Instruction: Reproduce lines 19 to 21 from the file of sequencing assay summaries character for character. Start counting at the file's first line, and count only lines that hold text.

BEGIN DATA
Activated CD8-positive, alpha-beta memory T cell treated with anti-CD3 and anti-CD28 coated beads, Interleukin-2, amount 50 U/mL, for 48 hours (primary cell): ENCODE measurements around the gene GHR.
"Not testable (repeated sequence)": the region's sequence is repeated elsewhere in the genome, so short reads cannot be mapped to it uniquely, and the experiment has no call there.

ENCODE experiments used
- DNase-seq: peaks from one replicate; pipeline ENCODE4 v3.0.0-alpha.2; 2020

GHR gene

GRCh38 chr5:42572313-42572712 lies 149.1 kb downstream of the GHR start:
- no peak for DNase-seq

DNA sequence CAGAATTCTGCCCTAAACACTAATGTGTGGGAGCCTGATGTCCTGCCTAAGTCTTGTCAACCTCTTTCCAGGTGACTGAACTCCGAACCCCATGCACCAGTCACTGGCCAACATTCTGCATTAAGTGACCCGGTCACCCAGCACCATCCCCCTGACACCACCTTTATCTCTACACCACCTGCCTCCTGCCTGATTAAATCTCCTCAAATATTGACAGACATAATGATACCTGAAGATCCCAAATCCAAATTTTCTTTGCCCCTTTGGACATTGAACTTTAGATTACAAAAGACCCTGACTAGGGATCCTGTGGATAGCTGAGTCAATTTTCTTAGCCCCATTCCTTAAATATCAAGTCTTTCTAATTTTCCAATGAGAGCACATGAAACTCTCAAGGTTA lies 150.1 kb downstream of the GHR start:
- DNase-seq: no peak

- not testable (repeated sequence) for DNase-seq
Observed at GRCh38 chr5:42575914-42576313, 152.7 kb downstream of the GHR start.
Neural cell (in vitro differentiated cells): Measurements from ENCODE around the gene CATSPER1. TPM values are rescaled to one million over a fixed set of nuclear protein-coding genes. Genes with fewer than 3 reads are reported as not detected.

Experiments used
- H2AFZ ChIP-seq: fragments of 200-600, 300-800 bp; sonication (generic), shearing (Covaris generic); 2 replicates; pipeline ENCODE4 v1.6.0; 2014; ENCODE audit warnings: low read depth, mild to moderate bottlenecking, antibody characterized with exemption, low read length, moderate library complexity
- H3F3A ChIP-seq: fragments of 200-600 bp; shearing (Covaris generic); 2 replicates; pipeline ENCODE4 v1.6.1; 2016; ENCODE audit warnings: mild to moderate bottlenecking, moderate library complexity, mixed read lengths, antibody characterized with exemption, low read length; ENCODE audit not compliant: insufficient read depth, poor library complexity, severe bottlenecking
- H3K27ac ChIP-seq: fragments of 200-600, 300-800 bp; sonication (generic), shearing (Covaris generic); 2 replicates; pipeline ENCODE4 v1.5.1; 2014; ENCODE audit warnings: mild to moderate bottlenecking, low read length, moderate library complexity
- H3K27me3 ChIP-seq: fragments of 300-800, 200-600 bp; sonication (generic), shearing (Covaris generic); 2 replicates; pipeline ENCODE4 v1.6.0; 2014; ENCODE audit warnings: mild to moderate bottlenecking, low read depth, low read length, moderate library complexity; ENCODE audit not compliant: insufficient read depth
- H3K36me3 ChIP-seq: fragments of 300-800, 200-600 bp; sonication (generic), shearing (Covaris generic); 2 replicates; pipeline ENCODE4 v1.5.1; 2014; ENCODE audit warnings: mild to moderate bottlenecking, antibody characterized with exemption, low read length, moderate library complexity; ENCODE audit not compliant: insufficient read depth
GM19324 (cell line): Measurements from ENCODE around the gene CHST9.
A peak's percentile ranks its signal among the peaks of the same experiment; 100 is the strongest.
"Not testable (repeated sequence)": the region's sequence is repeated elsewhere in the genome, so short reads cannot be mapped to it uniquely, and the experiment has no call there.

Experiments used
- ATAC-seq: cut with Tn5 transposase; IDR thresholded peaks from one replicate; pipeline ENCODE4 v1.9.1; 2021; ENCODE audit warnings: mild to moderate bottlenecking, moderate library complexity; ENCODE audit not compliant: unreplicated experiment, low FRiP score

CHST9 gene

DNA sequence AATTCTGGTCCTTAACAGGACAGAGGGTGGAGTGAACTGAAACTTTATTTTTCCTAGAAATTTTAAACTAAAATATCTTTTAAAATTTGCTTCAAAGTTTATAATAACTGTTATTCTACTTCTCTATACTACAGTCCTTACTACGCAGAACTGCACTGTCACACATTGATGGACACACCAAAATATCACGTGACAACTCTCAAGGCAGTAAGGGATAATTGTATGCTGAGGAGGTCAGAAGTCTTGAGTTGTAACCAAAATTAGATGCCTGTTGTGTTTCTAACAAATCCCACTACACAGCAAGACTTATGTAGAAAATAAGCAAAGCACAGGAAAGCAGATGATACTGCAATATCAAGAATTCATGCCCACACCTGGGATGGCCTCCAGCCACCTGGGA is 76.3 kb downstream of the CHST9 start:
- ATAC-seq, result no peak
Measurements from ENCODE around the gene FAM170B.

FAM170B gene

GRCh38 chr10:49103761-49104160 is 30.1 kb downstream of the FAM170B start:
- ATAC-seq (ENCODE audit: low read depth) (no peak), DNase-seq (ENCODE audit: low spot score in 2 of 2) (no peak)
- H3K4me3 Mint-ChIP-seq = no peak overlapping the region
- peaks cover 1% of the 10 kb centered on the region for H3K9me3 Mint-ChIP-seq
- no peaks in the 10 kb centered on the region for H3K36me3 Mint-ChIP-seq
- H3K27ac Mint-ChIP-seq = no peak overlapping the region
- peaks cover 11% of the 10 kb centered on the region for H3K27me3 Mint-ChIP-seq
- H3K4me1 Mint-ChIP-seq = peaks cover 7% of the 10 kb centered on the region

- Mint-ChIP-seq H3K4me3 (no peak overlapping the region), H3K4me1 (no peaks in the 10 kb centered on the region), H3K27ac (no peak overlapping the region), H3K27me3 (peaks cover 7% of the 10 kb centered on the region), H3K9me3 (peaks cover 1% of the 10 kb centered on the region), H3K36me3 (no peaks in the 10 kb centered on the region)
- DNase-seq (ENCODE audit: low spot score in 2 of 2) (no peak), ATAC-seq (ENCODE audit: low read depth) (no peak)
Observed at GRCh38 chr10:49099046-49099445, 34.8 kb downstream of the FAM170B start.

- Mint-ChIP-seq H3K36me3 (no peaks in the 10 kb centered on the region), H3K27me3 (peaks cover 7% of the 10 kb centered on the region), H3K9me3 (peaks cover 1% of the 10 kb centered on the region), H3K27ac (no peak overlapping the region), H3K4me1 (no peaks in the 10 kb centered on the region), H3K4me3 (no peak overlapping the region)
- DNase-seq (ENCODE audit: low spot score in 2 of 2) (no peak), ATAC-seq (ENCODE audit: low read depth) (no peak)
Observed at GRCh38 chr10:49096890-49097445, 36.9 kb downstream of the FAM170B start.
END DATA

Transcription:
GM19324 (cell line): Measurements from ENCODE around the gene CHST9.
A peak's percentile ranks its signal among the peaks of the same experiment; 100 is the strongest.
"Not testable (repeated sequence)": the region's sequence is repeated elsewhere in the genome, so short reads cannot be mapped to it uniquely, and the experiment has no call there.